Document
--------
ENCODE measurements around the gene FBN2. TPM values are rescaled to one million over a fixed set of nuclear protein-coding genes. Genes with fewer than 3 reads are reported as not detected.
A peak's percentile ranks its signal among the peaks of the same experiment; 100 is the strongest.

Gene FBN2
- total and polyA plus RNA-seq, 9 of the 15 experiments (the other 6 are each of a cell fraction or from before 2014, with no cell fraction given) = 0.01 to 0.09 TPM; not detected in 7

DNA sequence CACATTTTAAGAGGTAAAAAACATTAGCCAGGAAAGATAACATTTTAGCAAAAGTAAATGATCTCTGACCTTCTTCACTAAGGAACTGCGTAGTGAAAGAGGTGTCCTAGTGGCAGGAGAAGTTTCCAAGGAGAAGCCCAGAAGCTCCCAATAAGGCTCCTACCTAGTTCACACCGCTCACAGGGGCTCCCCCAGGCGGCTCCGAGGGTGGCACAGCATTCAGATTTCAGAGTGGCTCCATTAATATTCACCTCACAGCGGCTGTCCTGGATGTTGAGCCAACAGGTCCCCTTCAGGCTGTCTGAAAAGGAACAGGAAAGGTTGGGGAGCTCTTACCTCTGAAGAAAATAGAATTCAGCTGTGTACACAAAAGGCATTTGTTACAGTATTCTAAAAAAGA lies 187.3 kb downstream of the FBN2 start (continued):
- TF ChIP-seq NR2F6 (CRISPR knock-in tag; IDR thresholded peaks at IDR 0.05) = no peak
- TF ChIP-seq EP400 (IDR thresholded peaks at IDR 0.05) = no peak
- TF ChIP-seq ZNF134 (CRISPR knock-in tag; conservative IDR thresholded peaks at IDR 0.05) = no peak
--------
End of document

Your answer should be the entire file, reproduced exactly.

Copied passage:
ENCODE measurements around the gene FBN2. TPM values are rescaled to one million over a fixed set of nuclear protein-coding genes. Genes with fewer than 3 reads are reported as not detected.
A peak's percentile ranks its signal among the peaks of the same experiment; 100 is the strongest.

Gene FBN2
- total and polyA plus RNA-seq, 9 of the 15 experiments (the other 6 are each of a cell fraction or from before 2014, with no cell fraction given) = 0.01 to 0.09 TPM; not detected in 7

DNA sequence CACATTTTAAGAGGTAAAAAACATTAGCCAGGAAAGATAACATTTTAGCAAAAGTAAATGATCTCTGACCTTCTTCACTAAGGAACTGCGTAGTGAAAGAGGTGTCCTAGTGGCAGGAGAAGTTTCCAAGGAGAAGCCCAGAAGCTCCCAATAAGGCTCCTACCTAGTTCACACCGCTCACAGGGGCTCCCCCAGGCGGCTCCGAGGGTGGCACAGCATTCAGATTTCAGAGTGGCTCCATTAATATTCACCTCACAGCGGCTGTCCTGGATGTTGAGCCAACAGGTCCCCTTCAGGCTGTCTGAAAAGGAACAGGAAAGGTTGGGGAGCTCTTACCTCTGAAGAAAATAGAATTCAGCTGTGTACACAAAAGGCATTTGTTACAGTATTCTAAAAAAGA lies 187.3 kb downstream of the FBN2 start (continued):
- TF ChIP-seq NR2F6 (CRISPR knock-in tag; IDR thresholded peaks at IDR 0.05) = no peak
- TF ChIP-seq EP400 (IDR thresholded peaks at IDR 0.05) = no peak
- TF ChIP-seq ZNF134 (CRISPR knock-in tag; conservative IDR thresholded peaks at IDR 0.05) = no peak